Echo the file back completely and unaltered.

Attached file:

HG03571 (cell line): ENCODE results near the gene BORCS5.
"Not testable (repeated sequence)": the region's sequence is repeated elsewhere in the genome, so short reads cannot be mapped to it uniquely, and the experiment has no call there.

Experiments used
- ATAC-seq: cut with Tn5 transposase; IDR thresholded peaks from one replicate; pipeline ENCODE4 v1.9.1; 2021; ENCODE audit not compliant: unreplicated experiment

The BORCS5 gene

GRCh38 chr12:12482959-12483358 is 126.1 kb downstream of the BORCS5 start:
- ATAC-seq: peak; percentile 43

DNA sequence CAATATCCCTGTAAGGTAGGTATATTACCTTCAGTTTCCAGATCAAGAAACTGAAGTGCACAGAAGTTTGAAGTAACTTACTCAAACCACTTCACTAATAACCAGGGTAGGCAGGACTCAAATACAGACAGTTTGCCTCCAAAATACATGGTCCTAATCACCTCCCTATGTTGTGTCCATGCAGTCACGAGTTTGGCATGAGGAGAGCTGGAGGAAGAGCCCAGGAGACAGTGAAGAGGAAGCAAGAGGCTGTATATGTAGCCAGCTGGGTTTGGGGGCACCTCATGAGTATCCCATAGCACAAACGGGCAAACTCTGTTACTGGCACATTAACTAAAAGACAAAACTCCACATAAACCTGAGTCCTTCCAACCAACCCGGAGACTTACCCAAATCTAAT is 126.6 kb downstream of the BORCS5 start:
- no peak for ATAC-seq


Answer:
HG03571 (cell line): ENCODE results near the gene BORCS5.
"Not testable (repeated sequence)": the region's sequence is repeated elsewhere in the genome, so short reads cannot be mapped to it uniquely, and the experiment has no call there.

Experiments used
- ATAC-seq: cut with Tn5 transposase; IDR thresholded peaks from one replicate; pipeline ENCODE4 v1.9.1; 2021; ENCODE audit not compliant: unreplicated experiment

The BORCS5 gene

GRCh38 chr12:12482959-12483358 is 126.1 kb downstream of the BORCS5 start:
- ATAC-seq: peak; percentile 43

DNA sequence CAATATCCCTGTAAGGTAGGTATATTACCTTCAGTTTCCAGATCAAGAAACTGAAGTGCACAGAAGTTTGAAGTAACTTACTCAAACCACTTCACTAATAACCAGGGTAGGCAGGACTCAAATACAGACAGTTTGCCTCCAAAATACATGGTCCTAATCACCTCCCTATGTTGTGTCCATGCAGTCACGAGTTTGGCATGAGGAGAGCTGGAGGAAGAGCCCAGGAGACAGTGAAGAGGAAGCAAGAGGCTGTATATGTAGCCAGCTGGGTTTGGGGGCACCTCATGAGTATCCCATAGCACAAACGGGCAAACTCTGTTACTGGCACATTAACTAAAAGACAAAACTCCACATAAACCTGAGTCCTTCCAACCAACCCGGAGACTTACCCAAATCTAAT is 126.6 kb downstream of the BORCS5 start:
- no peak for ATAC-seq